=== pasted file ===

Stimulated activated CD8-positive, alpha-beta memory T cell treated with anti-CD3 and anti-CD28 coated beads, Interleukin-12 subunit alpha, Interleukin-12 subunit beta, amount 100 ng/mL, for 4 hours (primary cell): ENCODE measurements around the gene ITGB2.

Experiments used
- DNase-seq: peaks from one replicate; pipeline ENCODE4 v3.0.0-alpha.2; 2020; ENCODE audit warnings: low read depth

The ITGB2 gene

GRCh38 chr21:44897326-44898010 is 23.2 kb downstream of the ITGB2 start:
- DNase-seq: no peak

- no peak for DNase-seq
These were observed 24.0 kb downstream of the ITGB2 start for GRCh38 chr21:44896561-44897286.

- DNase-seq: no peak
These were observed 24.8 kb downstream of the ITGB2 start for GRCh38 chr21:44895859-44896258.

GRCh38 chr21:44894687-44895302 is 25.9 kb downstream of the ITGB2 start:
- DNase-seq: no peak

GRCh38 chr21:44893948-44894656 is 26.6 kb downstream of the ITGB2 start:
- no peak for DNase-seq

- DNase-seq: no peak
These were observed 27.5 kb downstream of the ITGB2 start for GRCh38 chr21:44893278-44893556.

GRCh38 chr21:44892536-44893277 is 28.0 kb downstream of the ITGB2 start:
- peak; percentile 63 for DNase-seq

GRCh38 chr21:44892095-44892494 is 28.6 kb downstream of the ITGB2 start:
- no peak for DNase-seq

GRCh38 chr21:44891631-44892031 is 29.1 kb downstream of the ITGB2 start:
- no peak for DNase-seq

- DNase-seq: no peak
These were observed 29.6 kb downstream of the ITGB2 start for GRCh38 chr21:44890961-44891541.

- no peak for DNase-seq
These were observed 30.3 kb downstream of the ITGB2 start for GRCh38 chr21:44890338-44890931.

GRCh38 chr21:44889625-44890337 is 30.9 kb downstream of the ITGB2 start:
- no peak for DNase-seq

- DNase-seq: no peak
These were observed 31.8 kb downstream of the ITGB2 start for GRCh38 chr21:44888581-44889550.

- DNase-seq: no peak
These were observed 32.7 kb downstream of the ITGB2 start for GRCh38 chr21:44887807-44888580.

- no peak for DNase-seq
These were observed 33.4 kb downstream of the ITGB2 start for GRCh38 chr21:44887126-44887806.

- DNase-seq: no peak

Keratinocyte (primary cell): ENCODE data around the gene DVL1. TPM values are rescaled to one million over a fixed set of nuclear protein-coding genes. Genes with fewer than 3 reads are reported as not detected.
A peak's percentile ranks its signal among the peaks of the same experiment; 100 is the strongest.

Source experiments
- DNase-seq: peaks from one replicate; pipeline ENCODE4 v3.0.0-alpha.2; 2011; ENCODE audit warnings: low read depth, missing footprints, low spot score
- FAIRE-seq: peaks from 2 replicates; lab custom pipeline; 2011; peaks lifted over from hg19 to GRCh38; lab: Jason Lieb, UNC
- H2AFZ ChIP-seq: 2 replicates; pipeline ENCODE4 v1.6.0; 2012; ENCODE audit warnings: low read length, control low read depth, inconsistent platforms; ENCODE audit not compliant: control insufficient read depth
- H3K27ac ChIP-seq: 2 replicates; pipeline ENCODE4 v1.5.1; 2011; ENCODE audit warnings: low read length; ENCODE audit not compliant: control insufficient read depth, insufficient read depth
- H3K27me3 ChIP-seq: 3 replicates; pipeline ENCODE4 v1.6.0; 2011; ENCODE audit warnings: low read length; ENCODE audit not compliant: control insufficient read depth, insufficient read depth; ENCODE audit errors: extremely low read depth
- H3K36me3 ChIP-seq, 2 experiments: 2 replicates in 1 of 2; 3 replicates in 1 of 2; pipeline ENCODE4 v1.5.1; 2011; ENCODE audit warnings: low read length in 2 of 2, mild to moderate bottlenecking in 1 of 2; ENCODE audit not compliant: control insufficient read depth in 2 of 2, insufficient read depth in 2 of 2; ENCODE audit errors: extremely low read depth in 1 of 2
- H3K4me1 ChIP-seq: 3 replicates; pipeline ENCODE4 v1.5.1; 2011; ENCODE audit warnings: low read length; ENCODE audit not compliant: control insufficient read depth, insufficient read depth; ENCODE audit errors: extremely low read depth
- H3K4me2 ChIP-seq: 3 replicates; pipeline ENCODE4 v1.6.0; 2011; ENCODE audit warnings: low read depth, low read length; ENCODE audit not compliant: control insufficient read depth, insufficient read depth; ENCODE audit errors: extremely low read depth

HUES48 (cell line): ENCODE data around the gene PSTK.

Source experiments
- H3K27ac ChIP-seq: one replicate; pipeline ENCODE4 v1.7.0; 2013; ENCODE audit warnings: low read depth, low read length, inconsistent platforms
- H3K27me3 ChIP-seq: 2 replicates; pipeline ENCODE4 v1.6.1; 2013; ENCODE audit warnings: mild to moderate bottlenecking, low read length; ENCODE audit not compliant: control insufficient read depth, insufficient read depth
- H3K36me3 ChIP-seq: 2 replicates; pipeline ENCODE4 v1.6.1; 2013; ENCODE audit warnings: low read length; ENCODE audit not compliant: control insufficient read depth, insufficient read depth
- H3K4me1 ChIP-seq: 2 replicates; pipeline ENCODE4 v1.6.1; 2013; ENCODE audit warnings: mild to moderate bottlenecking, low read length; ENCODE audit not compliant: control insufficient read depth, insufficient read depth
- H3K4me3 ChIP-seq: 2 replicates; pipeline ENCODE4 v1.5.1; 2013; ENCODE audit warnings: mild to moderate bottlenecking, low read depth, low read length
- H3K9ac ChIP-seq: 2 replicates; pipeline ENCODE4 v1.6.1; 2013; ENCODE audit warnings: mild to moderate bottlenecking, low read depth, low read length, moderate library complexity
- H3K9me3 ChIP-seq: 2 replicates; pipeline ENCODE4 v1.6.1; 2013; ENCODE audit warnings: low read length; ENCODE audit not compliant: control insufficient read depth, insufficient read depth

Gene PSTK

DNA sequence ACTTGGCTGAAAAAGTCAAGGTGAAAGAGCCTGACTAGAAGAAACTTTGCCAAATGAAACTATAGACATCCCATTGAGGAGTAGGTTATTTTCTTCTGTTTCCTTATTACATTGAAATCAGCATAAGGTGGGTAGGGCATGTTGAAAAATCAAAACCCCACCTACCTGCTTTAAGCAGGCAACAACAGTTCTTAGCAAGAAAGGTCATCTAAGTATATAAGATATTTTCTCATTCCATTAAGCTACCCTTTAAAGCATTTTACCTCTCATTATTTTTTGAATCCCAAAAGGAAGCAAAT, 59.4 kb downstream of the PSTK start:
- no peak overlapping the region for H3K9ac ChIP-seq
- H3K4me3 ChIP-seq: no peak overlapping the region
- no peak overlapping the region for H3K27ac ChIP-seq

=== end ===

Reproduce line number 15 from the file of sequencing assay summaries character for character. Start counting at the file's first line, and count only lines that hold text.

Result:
- DNase-seq: no peak